Note: This review contains minor plot revelations for Avengers: Endgame. It also contains major spoilers for Avengers: Infinity War. For thoughts on, and a place to discuss, plot details we can’t reveal in this review, visit Avengers: Endgame’s Spoiler Space.
Newness is probably the last thing anyone should really expect from the 22nd installment in a blockbuster franchise, especially one that serves as the master hub for a good 10 other franchises. But in at least one respect, Avengers: Endgame is unprecedented: It’s the first film of the Marvel Cinematic Universe, that decade-deep parade of reliably entertaining but rarely transcendent superhero smashes, to feel as much like an exclamation mark as an ellipses. Finality is, of course, a relative distinction for a story that’s basically designed to never finish, in the serialized tradition of its decades-running source material. (There will be more Marvel movies after this—another arrives in July, in fact.) But all those prior adventures, those team or solo outings for Earth’s mightiest heroes (and the galaxy’s goofiest guardians), kept one eye on next summer, on the next sequel, on the next step. Endgame, true to its title, approaches something like closure, however temporary or qualified.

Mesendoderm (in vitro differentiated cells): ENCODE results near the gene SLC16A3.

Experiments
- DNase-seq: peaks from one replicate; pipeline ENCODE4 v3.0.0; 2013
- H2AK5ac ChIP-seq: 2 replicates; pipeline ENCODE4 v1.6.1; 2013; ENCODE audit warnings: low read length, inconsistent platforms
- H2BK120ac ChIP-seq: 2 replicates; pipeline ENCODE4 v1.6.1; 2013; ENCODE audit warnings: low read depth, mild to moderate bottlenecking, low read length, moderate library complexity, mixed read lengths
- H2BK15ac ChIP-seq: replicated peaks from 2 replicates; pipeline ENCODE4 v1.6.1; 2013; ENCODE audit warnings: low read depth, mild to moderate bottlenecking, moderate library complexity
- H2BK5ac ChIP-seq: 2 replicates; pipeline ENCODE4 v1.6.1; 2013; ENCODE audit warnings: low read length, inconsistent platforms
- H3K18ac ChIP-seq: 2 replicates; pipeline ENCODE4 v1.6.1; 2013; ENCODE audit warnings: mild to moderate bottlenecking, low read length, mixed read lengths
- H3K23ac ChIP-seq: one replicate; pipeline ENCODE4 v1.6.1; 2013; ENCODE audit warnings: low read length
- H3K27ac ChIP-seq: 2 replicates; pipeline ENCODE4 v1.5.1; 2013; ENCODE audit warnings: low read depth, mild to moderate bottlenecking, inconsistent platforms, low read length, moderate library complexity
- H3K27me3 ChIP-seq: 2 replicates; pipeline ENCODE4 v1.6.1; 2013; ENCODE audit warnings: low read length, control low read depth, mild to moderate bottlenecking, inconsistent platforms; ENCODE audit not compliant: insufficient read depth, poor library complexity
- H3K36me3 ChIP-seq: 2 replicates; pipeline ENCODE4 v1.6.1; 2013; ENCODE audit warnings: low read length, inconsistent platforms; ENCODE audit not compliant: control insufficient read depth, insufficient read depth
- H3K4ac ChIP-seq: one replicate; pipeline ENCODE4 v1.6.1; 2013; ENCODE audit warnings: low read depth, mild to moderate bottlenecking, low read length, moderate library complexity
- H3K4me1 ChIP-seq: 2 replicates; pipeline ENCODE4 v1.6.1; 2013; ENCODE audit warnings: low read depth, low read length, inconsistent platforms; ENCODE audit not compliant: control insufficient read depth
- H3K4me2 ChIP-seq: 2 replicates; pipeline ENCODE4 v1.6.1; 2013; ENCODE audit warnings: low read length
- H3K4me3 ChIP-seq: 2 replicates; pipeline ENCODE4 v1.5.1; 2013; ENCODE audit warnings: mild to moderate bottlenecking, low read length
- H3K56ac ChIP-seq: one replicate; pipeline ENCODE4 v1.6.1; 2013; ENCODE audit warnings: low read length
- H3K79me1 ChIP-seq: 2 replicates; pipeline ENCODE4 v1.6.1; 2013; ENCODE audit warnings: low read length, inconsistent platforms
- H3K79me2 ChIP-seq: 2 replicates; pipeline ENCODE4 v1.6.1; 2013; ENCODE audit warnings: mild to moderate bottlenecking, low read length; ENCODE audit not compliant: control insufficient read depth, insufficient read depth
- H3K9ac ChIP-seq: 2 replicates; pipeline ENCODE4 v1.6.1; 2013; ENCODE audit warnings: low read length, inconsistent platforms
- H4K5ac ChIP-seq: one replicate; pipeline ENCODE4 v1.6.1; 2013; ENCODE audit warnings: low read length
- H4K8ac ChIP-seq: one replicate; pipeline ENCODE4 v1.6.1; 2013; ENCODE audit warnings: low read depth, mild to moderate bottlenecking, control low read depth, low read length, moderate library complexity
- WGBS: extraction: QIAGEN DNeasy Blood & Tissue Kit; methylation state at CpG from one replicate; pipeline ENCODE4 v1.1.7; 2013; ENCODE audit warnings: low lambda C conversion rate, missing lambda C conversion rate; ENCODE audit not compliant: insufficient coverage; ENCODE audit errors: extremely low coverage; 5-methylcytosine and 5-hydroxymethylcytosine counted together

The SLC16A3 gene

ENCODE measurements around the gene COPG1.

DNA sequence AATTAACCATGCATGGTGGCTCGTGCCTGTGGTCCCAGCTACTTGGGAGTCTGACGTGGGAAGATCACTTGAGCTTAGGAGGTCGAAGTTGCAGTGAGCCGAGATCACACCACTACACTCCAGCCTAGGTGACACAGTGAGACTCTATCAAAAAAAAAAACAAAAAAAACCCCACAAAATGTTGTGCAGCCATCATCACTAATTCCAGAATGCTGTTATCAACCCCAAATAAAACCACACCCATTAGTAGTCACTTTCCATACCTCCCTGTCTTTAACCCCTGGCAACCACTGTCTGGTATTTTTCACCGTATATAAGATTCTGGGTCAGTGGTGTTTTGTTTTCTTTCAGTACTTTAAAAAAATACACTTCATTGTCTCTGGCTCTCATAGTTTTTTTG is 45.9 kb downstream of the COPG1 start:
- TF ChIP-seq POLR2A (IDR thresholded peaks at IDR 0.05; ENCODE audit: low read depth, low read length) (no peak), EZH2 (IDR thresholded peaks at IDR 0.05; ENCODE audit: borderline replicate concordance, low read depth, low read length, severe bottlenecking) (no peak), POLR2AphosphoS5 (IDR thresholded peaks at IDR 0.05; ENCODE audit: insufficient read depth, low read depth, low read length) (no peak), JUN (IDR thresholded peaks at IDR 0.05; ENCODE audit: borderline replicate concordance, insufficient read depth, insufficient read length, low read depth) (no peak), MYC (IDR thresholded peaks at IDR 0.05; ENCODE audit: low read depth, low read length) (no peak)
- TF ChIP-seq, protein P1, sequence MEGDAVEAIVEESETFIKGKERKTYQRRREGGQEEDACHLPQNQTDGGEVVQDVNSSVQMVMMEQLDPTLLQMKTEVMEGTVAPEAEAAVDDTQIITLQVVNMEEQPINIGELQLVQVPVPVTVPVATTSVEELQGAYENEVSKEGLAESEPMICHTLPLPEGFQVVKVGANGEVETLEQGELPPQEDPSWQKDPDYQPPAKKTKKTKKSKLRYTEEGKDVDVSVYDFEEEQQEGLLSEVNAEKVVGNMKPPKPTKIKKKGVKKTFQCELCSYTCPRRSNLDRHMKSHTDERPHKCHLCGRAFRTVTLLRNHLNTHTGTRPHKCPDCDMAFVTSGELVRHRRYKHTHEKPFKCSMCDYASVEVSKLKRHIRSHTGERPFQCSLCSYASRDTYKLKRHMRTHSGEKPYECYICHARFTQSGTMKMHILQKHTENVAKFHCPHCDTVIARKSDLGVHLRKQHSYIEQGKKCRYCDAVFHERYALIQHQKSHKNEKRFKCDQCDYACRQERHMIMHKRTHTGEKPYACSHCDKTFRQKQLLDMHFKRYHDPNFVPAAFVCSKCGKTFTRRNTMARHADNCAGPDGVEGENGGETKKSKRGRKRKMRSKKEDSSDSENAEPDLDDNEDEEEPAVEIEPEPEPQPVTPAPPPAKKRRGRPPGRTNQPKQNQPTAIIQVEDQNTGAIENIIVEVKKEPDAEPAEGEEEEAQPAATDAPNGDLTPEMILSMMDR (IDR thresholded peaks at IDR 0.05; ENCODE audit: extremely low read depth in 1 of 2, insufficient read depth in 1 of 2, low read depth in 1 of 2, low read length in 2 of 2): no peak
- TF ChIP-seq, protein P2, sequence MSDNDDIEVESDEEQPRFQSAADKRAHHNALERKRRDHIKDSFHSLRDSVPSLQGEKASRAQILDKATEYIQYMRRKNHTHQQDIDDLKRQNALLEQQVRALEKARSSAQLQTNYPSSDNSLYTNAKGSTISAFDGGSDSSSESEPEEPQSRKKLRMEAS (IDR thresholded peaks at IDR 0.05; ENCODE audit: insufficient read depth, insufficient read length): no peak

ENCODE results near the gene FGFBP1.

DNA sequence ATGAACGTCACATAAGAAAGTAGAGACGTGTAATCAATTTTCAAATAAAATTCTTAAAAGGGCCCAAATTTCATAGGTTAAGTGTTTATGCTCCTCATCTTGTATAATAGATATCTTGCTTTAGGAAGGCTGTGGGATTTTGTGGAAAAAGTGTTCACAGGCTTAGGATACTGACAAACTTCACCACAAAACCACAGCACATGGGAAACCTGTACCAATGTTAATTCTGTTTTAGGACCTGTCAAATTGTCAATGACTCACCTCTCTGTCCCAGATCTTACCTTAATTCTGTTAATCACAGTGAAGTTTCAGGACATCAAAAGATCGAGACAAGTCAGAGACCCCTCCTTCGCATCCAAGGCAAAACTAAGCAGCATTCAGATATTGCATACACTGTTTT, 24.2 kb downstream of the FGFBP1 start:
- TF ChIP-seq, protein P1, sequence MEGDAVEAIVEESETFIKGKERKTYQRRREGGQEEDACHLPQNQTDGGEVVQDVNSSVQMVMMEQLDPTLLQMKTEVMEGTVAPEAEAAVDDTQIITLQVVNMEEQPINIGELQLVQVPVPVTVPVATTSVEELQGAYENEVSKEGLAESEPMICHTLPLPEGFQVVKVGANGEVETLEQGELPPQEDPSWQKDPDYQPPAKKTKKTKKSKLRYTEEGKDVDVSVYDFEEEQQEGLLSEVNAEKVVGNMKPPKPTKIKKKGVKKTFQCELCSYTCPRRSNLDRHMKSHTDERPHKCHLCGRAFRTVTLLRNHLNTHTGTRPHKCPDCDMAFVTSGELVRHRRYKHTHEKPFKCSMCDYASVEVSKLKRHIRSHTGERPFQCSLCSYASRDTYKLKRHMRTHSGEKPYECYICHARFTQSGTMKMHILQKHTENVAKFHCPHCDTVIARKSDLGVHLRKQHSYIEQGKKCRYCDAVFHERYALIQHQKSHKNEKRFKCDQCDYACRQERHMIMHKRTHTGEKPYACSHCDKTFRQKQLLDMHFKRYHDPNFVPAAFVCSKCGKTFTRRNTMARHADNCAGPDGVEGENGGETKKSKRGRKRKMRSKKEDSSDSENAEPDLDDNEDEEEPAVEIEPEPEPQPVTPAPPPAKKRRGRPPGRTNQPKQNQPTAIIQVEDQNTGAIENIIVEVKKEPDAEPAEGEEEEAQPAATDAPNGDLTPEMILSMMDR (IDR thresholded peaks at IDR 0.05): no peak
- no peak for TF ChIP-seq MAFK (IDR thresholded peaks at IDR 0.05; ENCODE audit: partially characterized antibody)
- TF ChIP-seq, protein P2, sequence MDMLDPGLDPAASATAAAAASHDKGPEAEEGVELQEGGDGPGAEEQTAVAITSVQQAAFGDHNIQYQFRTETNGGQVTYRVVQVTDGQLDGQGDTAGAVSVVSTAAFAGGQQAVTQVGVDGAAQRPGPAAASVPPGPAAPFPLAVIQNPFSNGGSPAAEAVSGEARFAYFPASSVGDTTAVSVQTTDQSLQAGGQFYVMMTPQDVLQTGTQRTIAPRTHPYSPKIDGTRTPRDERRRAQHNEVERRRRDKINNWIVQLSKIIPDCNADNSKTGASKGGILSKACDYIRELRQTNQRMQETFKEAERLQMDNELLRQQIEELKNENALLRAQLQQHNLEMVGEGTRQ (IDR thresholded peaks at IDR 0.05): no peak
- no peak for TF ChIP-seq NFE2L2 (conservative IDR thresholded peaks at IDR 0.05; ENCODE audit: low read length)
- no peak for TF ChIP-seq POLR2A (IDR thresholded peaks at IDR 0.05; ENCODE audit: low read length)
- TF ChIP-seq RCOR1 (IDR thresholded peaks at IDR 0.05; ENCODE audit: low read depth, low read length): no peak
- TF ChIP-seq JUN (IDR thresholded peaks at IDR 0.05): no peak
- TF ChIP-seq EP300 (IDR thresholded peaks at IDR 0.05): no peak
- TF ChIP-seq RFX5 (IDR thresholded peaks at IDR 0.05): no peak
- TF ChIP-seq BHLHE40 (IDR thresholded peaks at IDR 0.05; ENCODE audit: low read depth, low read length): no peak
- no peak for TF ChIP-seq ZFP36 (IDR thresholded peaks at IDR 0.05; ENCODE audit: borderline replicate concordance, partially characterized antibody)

Which isn’t to say it’s self-contained. Far from it. For one thing, Endgame resolves the agonizing cliffhanger of its predecessor, last summer’s breathless, bloated, intermittently exciting crossover event Avengers: Infinity War. That film was billed as a kind of culmination, built as it historically was on the plots of nearly two-dozen other movies, and on the apparently correct assumption that its audience would have dutifully seen (and retained information from) most of them. But in its inconclusive conclusion, Infinity War was more of an ultimate middle chapter—a very long second act, with an admirably downbeat climax that was really a glorified “To be continued...”. Endgame is the true payoff, at least in terms of how (if not how well) it brings everything to a head. Instead of teasing future showdowns, it looks backwards, to what’s come before it—sometimes cleverly, sometimes quite literally, often with the excessive sentimentality of a Very Special Episode. (That certainly wouldn’t be out of the wheelhouse of directors Joe and Anthony Russo, who managed the chaos of seminal sitcoms before graduating to tights-and-Vibranium duty with the exceptional Captain America: The Winter Soldier.)